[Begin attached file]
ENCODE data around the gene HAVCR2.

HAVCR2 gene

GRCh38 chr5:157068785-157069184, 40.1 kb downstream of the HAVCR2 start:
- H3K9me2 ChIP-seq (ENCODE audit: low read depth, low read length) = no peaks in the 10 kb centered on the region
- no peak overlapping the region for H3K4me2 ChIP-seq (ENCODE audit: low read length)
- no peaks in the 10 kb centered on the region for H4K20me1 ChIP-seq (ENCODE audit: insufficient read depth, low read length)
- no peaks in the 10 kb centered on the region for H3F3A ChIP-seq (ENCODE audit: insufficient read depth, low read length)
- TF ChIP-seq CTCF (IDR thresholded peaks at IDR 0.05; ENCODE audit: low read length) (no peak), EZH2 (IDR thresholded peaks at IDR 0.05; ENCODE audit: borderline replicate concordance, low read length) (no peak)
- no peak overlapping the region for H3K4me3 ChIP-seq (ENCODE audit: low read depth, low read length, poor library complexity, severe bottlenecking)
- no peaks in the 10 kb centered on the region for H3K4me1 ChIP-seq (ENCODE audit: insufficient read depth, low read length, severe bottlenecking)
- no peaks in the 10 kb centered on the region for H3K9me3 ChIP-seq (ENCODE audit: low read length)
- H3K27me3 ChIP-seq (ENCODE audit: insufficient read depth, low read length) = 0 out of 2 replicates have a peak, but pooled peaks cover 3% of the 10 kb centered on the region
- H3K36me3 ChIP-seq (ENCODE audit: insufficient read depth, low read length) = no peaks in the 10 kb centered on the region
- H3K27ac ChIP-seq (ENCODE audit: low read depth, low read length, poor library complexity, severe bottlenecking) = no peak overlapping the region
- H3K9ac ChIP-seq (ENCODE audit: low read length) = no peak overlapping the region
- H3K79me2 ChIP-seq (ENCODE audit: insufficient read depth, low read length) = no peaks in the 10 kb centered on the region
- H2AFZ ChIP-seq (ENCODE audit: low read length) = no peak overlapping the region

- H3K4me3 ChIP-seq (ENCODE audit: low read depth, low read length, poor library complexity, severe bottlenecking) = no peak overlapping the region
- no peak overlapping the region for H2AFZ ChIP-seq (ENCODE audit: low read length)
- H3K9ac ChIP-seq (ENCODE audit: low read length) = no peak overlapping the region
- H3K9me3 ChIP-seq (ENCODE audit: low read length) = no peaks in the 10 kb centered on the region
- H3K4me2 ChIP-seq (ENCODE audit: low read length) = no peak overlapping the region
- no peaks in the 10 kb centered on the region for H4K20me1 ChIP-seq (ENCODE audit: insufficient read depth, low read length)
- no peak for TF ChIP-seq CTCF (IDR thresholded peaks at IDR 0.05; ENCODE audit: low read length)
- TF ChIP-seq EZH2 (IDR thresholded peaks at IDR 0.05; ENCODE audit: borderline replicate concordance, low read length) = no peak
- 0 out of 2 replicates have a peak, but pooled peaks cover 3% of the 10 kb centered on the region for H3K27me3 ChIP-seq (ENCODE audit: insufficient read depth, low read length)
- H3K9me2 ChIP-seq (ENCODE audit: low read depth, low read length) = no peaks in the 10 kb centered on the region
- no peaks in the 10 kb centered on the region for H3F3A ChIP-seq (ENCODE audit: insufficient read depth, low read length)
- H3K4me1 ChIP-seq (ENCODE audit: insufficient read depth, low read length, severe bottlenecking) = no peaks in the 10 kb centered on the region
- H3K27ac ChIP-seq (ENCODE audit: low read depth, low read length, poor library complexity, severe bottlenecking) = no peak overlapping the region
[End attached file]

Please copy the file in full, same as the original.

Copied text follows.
ENCODE data around the gene HAVCR2.

HAVCR2 gene

GRCh38 chr5:157068785-157069184, 40.1 kb downstream of the HAVCR2 start:
- H3K9me2 ChIP-seq (ENCODE audit: low read depth, low read length) = no peaks in the 10 kb centered on the region
- no peak overlapping the region for H3K4me2 ChIP-seq (ENCODE audit: low read length)
- no peaks in the 10 kb centered on the region for H4K20me1 ChIP-seq (ENCODE audit: insufficient read depth, low read length)
- no peaks in the 10 kb centered on the region for H3F3A ChIP-seq (ENCODE audit: insufficient read depth, low read length)
- TF ChIP-seq CTCF (IDR thresholded peaks at IDR 0.05; ENCODE audit: low read length) (no peak), EZH2 (IDR thresholded peaks at IDR 0.05; ENCODE audit: borderline replicate concordance, low read length) (no peak)
- no peak overlapping the region for H3K4me3 ChIP-seq (ENCODE audit: low read depth, low read length, poor library complexity, severe bottlenecking)
- no peaks in the 10 kb centered on the region for H3K4me1 ChIP-seq (ENCODE audit: insufficient read depth, low read length, severe bottlenecking)
- no peaks in the 10 kb centered on the region for H3K9me3 ChIP-seq (ENCODE audit: low read length)
- H3K27me3 ChIP-seq (ENCODE audit: insufficient read depth, low read length) = 0 out of 2 replicates have a peak, but pooled peaks cover 3% of the 10 kb centered on the region
- H3K36me3 ChIP-seq (ENCODE audit: insufficient read depth, low read length) = no peaks in the 10 kb centered on the region
- H3K27ac ChIP-seq (ENCODE audit: low read depth, low read length, poor library complexity, severe bottlenecking) = no peak overlapping the region
- H3K9ac ChIP-seq (ENCODE audit: low read length) = no peak overlapping the region
- H3K79me2 ChIP-seq (ENCODE audit: insufficient read depth, low read length) = no peaks in the 10 kb centered on the region
- H2AFZ ChIP-seq (ENCODE audit: low read length) = no peak overlapping the region

- H3K4me3 ChIP-seq (ENCODE audit: low read depth, low read length, poor library complexity, severe bottlenecking) = no peak overlapping the region
- no peak overlapping the region for H2AFZ ChIP-seq (ENCODE audit: low read length)
- H3K9ac ChIP-seq (ENCODE audit: low read length) = no peak overlapping the region
- H3K9me3 ChIP-seq (ENCODE audit: low read length) = no peaks in the 10 kb centered on the region
- H3K4me2 ChIP-seq (ENCODE audit: low read length) = no peak overlapping the region
- no peaks in the 10 kb centered on the region for H4K20me1 ChIP-seq (ENCODE audit: insufficient read depth, low read length)
- no peak for TF ChIP-seq CTCF (IDR thresholded peaks at IDR 0.05; ENCODE audit: low read length)
- TF ChIP-seq EZH2 (IDR thresholded peaks at IDR 0.05; ENCODE audit: borderline replicate concordance, low read length) = no peak
- 0 out of 2 replicates have a peak, but pooled peaks cover 3% of the 10 kb centered on the region for H3K27me3 ChIP-seq (ENCODE audit: insufficient read depth, low read length)
- H3K9me2 ChIP-seq (ENCODE audit: low read depth, low read length) = no peaks in the 10 kb centered on the region
- no peaks in the 10 kb centered on the region for H3F3A ChIP-seq (ENCODE audit: insufficient read depth, low read length)
- H3K4me1 ChIP-seq (ENCODE audit: insufficient read depth, low read length, severe bottlenecking) = no peaks in the 10 kb centered on the region
- H3K27ac ChIP-seq (ENCODE audit: low read depth, low read length, poor library complexity, severe bottlenecking) = no peak overlapping the region